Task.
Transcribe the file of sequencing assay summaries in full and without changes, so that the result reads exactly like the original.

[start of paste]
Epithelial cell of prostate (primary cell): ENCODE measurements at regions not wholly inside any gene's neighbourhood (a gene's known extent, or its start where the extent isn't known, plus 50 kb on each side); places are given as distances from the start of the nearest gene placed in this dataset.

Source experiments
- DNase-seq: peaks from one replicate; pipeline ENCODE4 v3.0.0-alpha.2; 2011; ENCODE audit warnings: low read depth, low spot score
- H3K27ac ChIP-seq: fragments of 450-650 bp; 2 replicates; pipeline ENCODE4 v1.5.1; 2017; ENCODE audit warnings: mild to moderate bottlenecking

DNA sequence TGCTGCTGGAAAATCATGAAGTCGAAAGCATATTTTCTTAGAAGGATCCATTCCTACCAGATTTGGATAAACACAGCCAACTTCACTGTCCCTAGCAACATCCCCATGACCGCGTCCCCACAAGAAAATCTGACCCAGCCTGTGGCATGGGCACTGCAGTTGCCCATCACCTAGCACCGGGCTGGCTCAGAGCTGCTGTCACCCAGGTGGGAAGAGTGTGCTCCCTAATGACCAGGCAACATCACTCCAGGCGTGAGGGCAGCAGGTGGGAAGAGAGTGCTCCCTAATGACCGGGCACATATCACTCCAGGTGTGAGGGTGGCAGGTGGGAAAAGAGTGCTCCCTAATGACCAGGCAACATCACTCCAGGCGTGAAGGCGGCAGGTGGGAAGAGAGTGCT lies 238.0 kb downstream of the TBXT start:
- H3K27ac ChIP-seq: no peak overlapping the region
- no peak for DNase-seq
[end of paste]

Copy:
Epithelial cell of prostate (primary cell): ENCODE measurements at regions not wholly inside any gene's neighbourhood (a gene's known extent, or its start where the extent isn't known, plus 50 kb on each side); places are given as distances from the start of the nearest gene placed in this dataset.

Source experiments
- DNase-seq: peaks from one replicate; pipeline ENCODE4 v3.0.0-alpha.2; 2011; ENCODE audit warnings: low read depth, low spot score
- H3K27ac ChIP-seq: fragments of 450-650 bp; 2 replicates; pipeline ENCODE4 v1.5.1; 2017; ENCODE audit warnings: mild to moderate bottlenecking

DNA sequence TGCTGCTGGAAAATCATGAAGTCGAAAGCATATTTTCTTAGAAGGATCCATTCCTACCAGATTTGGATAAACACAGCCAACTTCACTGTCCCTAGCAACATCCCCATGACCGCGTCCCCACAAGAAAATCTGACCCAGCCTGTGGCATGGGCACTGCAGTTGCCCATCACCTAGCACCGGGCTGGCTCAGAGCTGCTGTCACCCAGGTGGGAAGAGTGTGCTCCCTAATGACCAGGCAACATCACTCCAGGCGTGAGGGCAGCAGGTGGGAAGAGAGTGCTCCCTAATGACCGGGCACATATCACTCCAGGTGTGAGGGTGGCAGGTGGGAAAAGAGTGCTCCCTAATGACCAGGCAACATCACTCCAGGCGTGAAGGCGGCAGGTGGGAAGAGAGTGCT lies 238.0 kb downstream of the TBXT start:
- H3K27ac ChIP-seq: no peak overlapping the region
- no peak for DNase-seq